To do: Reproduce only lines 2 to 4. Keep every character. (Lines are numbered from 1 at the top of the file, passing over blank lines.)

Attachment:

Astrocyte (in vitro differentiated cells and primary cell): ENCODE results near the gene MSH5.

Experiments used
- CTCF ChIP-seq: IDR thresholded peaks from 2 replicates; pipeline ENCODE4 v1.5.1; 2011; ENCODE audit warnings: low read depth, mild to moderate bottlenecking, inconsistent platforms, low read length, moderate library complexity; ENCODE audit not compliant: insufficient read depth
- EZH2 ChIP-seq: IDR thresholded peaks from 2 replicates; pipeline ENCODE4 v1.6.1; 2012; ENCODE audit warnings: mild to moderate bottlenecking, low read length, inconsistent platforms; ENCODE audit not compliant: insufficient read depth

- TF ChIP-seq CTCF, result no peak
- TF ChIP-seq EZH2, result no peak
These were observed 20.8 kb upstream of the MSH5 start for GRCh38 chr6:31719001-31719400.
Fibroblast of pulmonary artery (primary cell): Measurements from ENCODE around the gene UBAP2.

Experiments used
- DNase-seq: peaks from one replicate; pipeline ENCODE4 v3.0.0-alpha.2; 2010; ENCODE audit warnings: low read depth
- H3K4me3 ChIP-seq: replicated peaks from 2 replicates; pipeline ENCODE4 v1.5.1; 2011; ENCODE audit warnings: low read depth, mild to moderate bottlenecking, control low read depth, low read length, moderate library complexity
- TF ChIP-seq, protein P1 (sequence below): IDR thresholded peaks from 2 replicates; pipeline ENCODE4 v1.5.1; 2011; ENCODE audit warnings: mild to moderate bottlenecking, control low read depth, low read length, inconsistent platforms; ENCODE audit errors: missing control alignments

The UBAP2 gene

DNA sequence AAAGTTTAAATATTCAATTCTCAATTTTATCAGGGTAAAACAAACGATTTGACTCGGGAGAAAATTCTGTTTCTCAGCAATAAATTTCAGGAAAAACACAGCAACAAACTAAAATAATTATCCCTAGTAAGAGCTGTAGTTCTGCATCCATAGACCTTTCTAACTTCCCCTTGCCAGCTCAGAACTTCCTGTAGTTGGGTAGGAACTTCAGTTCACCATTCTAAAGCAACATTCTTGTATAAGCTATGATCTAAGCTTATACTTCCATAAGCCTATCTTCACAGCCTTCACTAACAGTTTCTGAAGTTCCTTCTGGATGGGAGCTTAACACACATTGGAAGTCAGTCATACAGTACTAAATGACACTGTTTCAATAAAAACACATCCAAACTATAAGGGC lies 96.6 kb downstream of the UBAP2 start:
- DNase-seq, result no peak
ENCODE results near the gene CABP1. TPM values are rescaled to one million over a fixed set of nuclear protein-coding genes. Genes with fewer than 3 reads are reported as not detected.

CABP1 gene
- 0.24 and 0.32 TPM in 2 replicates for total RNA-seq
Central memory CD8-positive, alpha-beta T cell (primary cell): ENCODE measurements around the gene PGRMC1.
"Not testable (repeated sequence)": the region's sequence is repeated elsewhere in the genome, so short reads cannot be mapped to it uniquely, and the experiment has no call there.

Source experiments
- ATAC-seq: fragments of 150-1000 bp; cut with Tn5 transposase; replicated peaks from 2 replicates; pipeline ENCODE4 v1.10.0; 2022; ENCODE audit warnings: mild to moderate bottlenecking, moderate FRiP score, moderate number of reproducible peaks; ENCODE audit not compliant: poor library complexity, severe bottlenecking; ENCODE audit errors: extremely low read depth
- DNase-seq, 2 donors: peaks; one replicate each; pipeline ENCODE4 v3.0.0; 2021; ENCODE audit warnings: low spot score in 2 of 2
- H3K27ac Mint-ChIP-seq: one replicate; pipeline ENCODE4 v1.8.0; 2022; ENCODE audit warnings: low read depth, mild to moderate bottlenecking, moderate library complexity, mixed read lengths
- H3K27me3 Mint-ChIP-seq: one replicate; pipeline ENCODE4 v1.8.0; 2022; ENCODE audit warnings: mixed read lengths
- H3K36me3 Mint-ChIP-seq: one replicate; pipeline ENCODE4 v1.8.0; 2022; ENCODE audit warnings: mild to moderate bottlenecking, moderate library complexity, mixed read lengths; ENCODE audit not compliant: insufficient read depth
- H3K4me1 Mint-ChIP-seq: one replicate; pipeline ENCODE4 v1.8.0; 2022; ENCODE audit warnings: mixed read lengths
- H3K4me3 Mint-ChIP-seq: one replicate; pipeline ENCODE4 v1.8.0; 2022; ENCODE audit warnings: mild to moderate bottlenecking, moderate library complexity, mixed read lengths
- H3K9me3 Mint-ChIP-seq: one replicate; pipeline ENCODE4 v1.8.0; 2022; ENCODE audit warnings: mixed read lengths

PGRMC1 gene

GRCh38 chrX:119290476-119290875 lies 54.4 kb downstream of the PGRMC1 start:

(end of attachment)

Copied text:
Experiments used
- CTCF ChIP-seq: IDR thresholded peaks from 2 replicates; pipeline ENCODE4 v1.5.1; 2011; ENCODE audit warnings: low read depth, mild to moderate bottlenecking, inconsistent platforms, low read length, moderate library complexity; ENCODE audit not compliant: insufficient read depth
- EZH2 ChIP-seq: IDR thresholded peaks from 2 replicates; pipeline ENCODE4 v1.6.1; 2012; ENCODE audit warnings: mild to moderate bottlenecking, low read length, inconsistent platforms; ENCODE audit not compliant: insufficient read depth